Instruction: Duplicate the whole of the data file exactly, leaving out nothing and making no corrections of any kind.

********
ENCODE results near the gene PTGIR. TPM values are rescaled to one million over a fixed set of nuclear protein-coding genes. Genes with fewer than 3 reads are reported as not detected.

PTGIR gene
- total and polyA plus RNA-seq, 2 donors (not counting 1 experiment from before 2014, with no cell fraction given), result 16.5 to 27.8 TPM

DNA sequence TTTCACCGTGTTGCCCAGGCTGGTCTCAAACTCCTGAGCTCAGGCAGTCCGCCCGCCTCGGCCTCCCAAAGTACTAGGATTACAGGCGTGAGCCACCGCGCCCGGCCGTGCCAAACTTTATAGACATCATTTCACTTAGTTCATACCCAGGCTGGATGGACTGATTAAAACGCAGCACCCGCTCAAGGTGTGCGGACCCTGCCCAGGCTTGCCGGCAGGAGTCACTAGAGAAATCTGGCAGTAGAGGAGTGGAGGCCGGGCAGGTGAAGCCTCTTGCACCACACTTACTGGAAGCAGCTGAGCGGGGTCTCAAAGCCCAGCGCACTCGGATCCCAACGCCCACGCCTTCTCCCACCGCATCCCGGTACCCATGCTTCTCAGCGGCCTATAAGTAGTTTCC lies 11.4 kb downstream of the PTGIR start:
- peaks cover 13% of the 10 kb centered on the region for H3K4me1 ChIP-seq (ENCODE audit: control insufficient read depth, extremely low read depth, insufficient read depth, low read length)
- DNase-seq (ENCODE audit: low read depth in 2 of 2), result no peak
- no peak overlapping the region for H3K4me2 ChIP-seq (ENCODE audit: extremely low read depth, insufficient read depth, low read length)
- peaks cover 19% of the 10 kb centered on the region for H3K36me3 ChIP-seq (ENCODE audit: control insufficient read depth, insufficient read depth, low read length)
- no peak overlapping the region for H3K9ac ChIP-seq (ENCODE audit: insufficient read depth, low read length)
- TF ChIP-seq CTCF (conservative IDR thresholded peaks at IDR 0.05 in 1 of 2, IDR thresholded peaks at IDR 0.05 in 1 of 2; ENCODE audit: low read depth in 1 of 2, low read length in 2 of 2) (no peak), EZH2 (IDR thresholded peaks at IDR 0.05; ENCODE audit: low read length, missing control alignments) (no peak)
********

ENCODE results near the gene PTGIR. TPM values are rescaled to one million over a fixed set of nuclear protein-coding genes. Genes with fewer than 3 reads are reported as not detected.

PTGIR gene
- total and polyA plus RNA-seq, 2 donors (not counting 1 experiment from before 2014, with no cell fraction given), result 16.5 to 27.8 TPM

DNA sequence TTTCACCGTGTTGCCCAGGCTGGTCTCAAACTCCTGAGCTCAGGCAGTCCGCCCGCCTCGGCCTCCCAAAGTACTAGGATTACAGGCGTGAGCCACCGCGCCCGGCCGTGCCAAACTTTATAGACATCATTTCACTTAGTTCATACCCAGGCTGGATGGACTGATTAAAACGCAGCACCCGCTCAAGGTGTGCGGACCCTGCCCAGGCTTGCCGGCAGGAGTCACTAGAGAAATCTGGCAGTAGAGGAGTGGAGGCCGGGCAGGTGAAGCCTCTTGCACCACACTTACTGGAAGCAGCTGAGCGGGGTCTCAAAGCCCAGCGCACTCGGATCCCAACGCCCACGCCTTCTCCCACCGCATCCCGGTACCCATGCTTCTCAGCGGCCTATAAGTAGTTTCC lies 11.4 kb downstream of the PTGIR start:
- peaks cover 13% of the 10 kb centered on the region for H3K4me1 ChIP-seq (ENCODE audit: control insufficient read depth, extremely low read depth, insufficient read depth, low read length)
- DNase-seq (ENCODE audit: low read depth in 2 of 2), result no peak
- no peak overlapping the region for H3K4me2 ChIP-seq (ENCODE audit: extremely low read depth, insufficient read depth, low read length)
- peaks cover 19% of the 10 kb centered on the region for H3K36me3 ChIP-seq (ENCODE audit: control insufficient read depth, insufficient read depth, low read length)
- no peak overlapping the region for H3K9ac ChIP-seq (ENCODE audit: insufficient read depth, low read length)
- TF ChIP-seq CTCF (conservative IDR thresholded peaks at IDR 0.05 in 1 of 2, IDR thresholded peaks at IDR 0.05 in 1 of 2; ENCODE audit: low read depth in 1 of 2, low read length in 2 of 2) (no peak), EZH2 (IDR thresholded peaks at IDR 0.05; ENCODE audit: low read length, missing control alignments) (no peak)